Quicken 2002 slowing a bit compared to MS's Money
by Alan Zisman (c) 2002
First published in Business in
Issue #638 January 15-21, 2002, The High Tech Office column
We're starting the new fiscal year off with a look at
tools. Last week, we looked at Microsoft's new Money 2002; this week,
focus on Intuit's Quicken 2002.
Intuit's Quicken franchise has four times as many
customers as Microsoft
Money. Perhaps as a result, however, Intuit seems to feel less of a
need to improve its product. This year's version is not dramatically
from either the 2000 or 2001 editions.
Change for change's sake is not particularly good, but
Microsoft has made to Money suggest some areas that Intuit might want
focus on. Take setup, for example. Like Money, Quicken asks a number of
Unlike Money, you too often have to enter the same
data again as you
configure the program.
And once you get started, there's less handholding
than Microsoft provides
to users new to financial record keeping.
The core of the program remains the same as in the
past, which is a
good thing. The program retains its ease in keeping personal financial
records and paying bills. Once again, the program integrates its data
the TurboTax tax preparation program (another Intuit program). And once
again, the program is available in comparable Mac and Windows versions.
The new budgeting module is much improved, offering a
series of tabs
that walk users through the budget-building process. The tabbed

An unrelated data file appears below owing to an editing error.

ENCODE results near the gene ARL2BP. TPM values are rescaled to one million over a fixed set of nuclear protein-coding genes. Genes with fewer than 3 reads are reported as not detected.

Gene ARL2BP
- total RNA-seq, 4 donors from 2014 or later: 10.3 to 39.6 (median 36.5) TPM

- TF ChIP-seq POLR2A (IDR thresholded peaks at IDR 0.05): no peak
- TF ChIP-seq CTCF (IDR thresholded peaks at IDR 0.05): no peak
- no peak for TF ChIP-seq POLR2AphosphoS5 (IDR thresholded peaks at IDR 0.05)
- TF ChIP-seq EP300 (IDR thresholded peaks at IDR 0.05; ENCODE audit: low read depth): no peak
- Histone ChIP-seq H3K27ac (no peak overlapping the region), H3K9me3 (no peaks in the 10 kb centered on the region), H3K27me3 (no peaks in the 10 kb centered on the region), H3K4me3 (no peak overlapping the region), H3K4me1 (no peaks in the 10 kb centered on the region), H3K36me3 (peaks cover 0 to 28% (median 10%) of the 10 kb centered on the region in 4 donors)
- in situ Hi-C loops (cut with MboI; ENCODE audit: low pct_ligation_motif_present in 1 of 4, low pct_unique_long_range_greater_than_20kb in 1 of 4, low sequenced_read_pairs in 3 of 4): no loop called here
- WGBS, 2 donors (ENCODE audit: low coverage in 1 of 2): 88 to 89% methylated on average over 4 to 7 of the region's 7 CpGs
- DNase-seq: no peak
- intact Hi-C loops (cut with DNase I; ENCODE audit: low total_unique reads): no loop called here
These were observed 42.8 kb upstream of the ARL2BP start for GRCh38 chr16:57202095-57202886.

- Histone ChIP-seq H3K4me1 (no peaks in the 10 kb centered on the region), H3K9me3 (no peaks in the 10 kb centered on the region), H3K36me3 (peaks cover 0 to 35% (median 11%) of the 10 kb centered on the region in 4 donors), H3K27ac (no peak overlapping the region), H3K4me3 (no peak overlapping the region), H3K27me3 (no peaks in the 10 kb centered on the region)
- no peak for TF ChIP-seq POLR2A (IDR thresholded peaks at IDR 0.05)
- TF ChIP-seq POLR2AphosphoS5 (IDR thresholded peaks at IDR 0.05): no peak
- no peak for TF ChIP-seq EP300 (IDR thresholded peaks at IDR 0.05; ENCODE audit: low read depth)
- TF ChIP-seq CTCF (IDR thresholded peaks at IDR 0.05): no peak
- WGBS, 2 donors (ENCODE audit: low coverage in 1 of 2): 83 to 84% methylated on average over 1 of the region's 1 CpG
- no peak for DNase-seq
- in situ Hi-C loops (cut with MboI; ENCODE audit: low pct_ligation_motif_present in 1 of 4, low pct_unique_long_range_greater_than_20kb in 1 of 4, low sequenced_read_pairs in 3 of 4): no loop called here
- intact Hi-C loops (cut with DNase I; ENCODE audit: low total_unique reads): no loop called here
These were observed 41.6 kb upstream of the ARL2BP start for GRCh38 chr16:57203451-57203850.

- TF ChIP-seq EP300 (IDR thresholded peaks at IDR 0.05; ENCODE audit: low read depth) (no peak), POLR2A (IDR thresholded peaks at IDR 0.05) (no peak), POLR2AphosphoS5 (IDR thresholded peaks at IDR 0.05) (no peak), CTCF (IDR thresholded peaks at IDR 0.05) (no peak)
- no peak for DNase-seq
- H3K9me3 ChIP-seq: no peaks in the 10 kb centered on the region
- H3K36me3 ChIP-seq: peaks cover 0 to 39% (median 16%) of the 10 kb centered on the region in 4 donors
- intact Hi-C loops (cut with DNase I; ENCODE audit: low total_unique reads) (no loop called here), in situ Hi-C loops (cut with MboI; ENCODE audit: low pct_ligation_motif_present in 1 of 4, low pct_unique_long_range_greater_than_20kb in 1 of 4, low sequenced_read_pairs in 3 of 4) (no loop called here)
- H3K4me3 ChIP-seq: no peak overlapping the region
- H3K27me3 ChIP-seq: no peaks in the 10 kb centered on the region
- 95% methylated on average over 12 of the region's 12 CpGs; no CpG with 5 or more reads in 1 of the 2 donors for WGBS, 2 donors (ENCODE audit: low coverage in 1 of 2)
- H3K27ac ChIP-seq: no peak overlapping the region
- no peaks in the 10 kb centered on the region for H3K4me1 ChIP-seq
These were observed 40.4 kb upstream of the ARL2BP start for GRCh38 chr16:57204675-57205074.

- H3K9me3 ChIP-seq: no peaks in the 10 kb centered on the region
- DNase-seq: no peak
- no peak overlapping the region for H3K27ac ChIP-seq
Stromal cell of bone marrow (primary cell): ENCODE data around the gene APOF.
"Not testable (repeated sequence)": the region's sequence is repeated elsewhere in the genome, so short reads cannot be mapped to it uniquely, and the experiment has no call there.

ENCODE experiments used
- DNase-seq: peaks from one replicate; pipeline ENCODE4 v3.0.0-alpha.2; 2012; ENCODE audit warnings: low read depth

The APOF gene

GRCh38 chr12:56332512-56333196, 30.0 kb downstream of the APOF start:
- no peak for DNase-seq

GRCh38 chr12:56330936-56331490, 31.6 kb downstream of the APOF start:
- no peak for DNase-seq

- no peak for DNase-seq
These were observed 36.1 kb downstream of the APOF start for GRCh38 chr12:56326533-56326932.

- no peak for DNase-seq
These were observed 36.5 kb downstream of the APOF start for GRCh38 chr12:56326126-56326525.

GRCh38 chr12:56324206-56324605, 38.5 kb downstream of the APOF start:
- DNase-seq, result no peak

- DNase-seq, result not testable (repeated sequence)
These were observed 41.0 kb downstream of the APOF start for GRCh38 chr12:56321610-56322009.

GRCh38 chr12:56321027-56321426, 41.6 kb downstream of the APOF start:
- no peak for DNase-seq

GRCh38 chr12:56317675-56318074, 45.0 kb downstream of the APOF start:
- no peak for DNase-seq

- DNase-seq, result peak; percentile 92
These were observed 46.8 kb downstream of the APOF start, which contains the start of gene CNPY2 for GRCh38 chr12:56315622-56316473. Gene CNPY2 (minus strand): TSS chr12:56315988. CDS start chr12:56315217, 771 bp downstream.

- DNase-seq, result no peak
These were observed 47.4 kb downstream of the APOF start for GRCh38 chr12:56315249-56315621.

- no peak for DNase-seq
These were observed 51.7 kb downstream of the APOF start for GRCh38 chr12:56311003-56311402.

is used in many of the program's screens, an effective way to keep a
of options handy while controlling on-screen clutter. New tabs can
be added, allowing customized views.
Like in recent versions of Microsoft Office, each
centre now features
a useful set of shortcuts to commonly used features, running down the
of the screen.
The program's portfolio tracker especially shines.
It's easy to find
the information you need by sorting your listings in a variety of ways.
A capital gains estimator points out the tax implications of selling at
different times. Portfolio information can be posted online with
so it can be viewed (but not changed) from different PCs. And users can
connect to a wide range of brokers right from the program.
Compared to Money, Quicken's Web connections seem
anemic. A portfolio
analyzer offers generic advice on how to improve your investment's
You can see estimated one-year to five-year returns, the best and worst
performers, and again, link to the capital gains feature to see tax
of sales. Similarly, a tax planner allows what-if games to try to
While Money offers an integrated life-long financial
Quicken focuses on each life event separately: college savings and
planning each gets its own planner. This may be less effective than
Both Money and Quicken have optional small-business
includes some invoicing features, but not much else.
Quicken's small business edition includes additional
as a mileage tracker, a forms designer, and an entry-level business
The program features excellent built-in help,
including a superb introductory
video for first-time users.
But if you need phone support, be prepared to pay and
to call on a weekday.
Even then, phone support is only available during the day. Money's
support is also limited to day-time hours, but at least it's available
seven days a week. (Quicken does offer free phone support for
and bill-payment issues.)
The new versions of Microsoft Money and Intuit's
Quicken for 2002 are
both mature and full-featured programs.
Quicken offers stronger tools for small-business users
and for portfolio
analysis. Money is easier to set up for new users, and offers better
banking tools, and better Internet linkage overall.